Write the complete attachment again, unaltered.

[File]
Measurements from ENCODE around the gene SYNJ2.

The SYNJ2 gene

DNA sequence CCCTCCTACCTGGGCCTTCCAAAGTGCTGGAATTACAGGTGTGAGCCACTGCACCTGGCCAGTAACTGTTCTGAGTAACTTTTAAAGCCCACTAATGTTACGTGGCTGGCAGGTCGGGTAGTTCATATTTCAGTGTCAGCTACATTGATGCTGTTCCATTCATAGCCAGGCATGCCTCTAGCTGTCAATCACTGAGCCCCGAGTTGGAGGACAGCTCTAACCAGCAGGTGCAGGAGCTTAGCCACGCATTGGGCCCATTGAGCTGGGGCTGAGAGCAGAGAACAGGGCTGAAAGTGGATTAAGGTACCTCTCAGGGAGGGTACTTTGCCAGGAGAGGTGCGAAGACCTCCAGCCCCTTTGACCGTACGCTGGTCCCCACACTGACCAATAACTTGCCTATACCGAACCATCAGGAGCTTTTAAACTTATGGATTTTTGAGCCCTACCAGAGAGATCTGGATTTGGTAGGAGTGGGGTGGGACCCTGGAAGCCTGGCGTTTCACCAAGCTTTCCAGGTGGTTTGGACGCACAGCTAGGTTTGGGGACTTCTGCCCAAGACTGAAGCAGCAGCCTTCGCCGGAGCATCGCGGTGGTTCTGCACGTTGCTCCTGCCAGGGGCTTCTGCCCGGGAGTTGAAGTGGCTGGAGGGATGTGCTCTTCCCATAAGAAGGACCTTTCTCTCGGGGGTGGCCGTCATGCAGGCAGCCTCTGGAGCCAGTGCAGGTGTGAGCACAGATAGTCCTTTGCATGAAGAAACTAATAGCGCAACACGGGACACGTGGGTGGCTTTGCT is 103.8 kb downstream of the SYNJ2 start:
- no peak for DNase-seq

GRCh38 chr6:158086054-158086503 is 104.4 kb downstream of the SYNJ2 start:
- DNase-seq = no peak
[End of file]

Measurements from ENCODE around the gene SYNJ2.

The SYNJ2 gene

DNA sequence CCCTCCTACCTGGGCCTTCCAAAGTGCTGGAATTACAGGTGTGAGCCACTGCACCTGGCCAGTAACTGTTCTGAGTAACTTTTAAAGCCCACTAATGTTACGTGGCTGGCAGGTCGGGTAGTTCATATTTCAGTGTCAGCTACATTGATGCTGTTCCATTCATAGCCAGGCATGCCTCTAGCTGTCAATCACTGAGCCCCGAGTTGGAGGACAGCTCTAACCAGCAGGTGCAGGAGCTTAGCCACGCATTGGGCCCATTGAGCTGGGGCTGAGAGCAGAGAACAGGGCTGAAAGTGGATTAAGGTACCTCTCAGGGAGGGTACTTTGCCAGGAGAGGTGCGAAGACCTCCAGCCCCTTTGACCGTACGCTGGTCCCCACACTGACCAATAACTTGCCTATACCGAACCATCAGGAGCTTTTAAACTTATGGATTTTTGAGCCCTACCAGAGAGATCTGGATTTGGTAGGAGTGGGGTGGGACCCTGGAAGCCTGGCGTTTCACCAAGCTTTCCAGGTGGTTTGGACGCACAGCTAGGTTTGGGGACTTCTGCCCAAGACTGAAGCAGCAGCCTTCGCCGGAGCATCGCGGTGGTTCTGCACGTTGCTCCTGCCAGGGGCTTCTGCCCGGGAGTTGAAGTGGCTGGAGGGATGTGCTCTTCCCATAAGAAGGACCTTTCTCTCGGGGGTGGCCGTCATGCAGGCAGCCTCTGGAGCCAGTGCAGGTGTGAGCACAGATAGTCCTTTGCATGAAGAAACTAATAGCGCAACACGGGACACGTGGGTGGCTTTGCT is 103.8 kb downstream of the SYNJ2 start:
- no peak for DNase-seq

GRCh38 chr6:158086054-158086503 is 104.4 kb downstream of the SYNJ2 start:
- DNase-seq = no peak